Last week, I published an opinion piece on the barrier to entry in the modern WordPress era. The article followed a tweet and post by Chris Wiegman that stated the current learning curve was extremely high, regardless of past experience. Members of the community responded with a flurry of articles, podcasts, and videos.
Because modern WordPress is primarily centered on Gutenberg, I reached out to the project’s lead, Matías Ventura. The goal was to bring some balance to the discussion. Unfortunately, he could not get back to me until a few days after the story was published. However, given his unique insight and perspective on the project, his views should be shared.
In our discussion, we covered the topic of the barrier to entry from multiple viewpoints. Depending on where a specific developer, designer, or user steps onto the ramp, each will have a different experience.
The block editor shipped with WordPress 5.0 in December 2018. We are closing in on three years, but it often feels like we are having the same discussions. One has to wonder why we have not yet moved beyond that point.
“I think this is a case of the size of the WordPress community, its diversity of perspectives, and the fact that we do still have a lot of work to do to continue to make things accessible,” said Ventura. “I’ve seen people that start with no prior WP knowledge get flying super quickly.”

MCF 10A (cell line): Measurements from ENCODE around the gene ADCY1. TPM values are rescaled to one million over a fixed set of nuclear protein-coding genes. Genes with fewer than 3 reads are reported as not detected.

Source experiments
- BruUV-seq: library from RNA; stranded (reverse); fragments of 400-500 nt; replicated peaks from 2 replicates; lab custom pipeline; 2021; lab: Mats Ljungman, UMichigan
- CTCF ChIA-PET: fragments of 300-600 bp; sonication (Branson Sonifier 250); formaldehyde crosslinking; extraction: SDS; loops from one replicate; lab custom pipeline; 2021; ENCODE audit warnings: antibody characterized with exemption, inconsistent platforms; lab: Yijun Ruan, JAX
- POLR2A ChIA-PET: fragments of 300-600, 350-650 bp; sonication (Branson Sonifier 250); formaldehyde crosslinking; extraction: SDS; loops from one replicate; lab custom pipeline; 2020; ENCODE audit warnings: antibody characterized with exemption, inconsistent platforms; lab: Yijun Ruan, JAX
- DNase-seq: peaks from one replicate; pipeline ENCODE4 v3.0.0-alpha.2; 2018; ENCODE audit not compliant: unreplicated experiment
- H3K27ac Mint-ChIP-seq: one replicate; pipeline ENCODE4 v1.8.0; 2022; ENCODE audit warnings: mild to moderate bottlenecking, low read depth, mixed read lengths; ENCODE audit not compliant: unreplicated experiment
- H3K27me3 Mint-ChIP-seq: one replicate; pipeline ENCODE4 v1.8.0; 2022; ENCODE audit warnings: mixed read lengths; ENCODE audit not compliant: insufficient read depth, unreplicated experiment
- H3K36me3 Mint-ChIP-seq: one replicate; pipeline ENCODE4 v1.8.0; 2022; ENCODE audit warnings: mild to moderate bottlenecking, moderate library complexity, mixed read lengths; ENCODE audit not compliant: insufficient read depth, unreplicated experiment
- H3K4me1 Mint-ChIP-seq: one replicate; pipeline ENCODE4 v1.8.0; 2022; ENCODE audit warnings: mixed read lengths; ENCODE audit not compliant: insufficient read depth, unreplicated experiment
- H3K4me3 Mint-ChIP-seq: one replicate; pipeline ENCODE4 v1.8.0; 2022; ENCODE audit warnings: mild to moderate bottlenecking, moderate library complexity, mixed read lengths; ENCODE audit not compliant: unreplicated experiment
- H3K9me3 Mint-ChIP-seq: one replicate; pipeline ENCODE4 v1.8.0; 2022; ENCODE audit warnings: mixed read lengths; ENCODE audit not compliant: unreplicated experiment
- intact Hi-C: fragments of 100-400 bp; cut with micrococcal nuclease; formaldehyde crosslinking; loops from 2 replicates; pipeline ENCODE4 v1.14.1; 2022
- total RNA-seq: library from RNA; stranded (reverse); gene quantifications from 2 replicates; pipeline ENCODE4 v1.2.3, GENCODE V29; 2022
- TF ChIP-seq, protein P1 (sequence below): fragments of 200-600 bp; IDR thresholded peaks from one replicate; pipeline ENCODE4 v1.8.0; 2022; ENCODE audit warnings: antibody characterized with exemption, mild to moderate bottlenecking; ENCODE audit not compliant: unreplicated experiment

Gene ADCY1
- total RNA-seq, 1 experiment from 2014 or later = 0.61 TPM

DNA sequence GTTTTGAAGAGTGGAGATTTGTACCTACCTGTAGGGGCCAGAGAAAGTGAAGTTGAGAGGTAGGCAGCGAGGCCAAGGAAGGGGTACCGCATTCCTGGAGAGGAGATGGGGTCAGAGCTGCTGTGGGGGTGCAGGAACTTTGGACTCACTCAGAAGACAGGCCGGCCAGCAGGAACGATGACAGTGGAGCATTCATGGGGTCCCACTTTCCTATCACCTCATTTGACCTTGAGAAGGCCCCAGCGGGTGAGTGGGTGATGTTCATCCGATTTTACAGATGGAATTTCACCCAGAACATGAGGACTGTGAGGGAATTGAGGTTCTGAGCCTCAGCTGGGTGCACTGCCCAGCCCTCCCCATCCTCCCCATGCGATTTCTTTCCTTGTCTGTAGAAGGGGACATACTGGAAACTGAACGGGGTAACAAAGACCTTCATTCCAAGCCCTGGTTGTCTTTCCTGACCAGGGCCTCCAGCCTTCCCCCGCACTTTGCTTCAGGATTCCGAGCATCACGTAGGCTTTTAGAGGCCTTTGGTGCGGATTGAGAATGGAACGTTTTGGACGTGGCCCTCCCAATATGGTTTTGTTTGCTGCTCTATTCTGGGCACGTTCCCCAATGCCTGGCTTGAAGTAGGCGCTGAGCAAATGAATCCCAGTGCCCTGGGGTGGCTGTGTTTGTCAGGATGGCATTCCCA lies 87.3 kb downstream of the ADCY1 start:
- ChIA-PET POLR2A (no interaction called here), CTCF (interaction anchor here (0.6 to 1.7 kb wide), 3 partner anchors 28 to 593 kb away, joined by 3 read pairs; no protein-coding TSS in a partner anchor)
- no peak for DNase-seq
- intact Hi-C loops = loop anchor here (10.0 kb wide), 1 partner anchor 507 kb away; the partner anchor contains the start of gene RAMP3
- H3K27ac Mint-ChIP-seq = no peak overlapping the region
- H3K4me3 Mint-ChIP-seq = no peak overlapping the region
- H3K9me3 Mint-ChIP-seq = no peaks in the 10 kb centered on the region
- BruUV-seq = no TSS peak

He recounted one story of a popular block library that launched last year. The creators were designers but did not recognize themselves as developers. However, the APIs allowed them to build an entire plugin that would not have been possible with their previous skillset.
“To me, this was a triumph of the block APIs that are available for builders,” said Ventura. “But this is just one person’s perspective. It doesn’t invalidate PHP developers expressing frustration at the complexities of modern front-end tools.”
On the theme creation front, we were in agreement. There are new ways (and more on the way) for non-developers to ease into visually building various parts of a website without needing the entire weight of theme development knowledge.
Ventura began his WordPress journey with theme development after first being exposed to Flash in the early 2000s. He recalled downloading a bunch of PHP files and thought he could execute by opening them. It is safe to say that he has learned a lot since then.
“Being able to edit pieces of a theme is a crucial aspect of democratizing access to code,” he said. “I think we are going to be seeing a lot of people get started by diving into how templates work. Or by playing with the Query block, which used to be a hidden piece unless you knew a bit of PHP already.”
He mentioned that, in some ways, this aspect of the block editor allowed solo creators or small teams to build unique projects, pointing to Aino as an example.
“I’m seeing a ton of designers for whom contributing to WordPress was difficult or a gated experience,” he said. “There’s a lot of developer entitlement when we say things used to be easy. They were not easy for a large chunk of the population that might have been excellent contributors if there were more avenues to contribute.”